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Home Fuel Cell Systems Reduced Energy Use by 15.3% in One-Year Test

Residential fuel cell systems in a one-year test reduced primary energy consumption by an average of 15.3% (equivalent to a reduction of 200 liters of oil), and reduced carbon dioxide emissions by 28% (a reduction of approximately 850 kilograms of CO2), according to a report released by the Japanese Ministry of Economy, Trade and Industry.

The report presented data for one year beginning in October 2005 from 175 units used in the first-term trial of the Stationary Fuel Cell Extensive Demonstration Project, which started in fiscal 2005 with the aim of promoting widespread home use of fuel cells.

The New Energy Foundation (NEF), a non-profit organization, conducted the project to install residential fuel cell systems and to collect performance data on the units to evaluate the technology and find problems. The New Energy and Industrial Technology Development Organization (NEDO), an independent administrative agency, subsidized the project. In the first term of the project, seven companies participated using city-gas-fueled units or LPG-fueled units.

The implementing companies and fuel cell makers are paired into teams and the data collected were grouped and compared on a team basis. The highest-performing team achieved an average reduction of 26.7% per year in primary energy consumption and 40.5% in CO2 emissions.

Fifteen companies and 1,257 households were participating in the project as of January 2006, including 305 households that joined in the second term of fiscal 2005 and 777 households that joined in fiscal 2006. The subsidy per unit was up to ¥6.0 million (about US$50,420) for fiscal 2005 applications, and ¥4.5 million (about US$38,000) for fiscal 2006 applications.


John Baldwin

what was the reduction from? Its meaningless without saying what the starting point was!

Kit P

$38 grand subsidy per each 1 kw unit to save 15%. Something must have gotten lost in translation.


The reduction is equivalent to "200 liters of oil", so the pre-reduction figure is 200/0.153 = 1300 liters = 345 gallons equivalent.

John Schreiber

looks like the payback at present prices is about 35 years, assuming the FC lives that long. Is this a cogen install? Solar looks like a much much better deal.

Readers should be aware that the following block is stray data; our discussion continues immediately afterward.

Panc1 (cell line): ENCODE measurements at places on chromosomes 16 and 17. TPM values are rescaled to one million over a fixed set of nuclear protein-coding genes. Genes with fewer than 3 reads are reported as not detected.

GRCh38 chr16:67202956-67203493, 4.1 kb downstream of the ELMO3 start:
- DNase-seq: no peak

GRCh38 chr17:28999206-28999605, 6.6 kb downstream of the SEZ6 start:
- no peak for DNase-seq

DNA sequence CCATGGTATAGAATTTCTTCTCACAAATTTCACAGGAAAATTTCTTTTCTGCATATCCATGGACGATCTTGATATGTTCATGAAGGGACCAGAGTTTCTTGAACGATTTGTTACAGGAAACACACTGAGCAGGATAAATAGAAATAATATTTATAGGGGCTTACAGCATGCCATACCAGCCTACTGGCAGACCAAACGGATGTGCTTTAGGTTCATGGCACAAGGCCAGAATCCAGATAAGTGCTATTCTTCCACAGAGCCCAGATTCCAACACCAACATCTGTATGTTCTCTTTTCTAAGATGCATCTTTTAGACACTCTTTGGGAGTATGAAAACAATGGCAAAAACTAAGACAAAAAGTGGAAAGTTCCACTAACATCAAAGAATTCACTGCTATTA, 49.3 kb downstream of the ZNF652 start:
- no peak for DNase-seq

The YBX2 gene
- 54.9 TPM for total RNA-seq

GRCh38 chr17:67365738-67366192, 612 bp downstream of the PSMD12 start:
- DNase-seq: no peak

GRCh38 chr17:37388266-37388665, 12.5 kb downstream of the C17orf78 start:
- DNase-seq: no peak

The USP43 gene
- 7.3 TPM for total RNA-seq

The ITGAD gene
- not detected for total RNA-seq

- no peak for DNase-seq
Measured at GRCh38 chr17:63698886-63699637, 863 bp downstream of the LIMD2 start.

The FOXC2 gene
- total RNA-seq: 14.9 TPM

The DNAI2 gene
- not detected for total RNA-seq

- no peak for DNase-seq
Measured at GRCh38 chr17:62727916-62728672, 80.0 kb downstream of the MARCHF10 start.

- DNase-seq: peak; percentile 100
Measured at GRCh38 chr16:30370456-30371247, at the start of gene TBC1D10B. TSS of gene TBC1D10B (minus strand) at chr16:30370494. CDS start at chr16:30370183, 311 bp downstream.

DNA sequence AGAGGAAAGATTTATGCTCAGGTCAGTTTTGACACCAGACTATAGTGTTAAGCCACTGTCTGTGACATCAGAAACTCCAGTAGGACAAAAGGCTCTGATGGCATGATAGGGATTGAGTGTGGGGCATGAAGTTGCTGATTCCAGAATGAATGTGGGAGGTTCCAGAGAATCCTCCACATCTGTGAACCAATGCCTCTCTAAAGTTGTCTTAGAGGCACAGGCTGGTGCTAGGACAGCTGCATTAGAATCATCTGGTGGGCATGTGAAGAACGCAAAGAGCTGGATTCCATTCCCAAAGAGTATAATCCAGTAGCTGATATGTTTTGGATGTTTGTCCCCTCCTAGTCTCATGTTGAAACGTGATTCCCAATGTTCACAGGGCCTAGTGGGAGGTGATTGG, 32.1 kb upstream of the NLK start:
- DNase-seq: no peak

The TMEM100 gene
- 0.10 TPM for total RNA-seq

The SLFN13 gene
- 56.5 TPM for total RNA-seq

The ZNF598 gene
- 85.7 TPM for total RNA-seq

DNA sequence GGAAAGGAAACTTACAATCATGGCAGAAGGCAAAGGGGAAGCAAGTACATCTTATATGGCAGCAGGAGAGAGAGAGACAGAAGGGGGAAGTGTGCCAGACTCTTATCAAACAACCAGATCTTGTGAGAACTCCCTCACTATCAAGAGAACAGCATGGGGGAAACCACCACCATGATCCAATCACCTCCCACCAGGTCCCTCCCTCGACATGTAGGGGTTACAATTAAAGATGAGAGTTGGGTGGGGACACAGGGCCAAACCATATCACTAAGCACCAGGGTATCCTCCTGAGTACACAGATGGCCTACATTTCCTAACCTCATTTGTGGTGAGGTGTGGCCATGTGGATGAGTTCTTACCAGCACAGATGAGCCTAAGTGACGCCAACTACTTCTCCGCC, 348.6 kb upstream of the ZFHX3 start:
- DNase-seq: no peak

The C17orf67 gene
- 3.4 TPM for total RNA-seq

A silly report. The lions share of the savings isnt energy its MOOLA because you convert a chea[ energy source into a sprndy one saving alot of money.

Also in mass production such tiny fuel cells wont cost much even now but these arbt mass produced thus spendy.


Also, they are comparing to the existing generation mix. If more grid power was made from combined cycle gas turbines (~60% efficient) or adding organic rankine cycle heat recovery to existing power plants (lifting 30% efficient coal to >50%), the home FC systems would be LESS efficient and produce more CO2 than the grid.


Not quite, clett.  Any cogen system which burns less than 1.67 units of additional fuel per unit of electric generation would outdo the CC powerplant.  For instance, replace a 95% efficient furnace with a cogenerator which gets 70% thermal and 20% electric efficiency.  Producing 1 kWh of heat in the cogenerator would burn an additional 0.376 kWh of fuel, and create 0.286 kWh of electricity.  The effective efficiency would be 76%, beating the CC plant by a wide margin despite the doubled thermal losses.


Someone on here wanted links to Honda's CHP system. Here is one and the other is a PDF of the spec.


Manufacturers are expecting to get these units down to the $5000 range by 2012.

R&D costs a lot. Yes, there is a $38,000 subsidy today but you have to start somewhere.

Mr Red Rose120

this is nice post and having a good status in the market, it is also called the house of knowledge,

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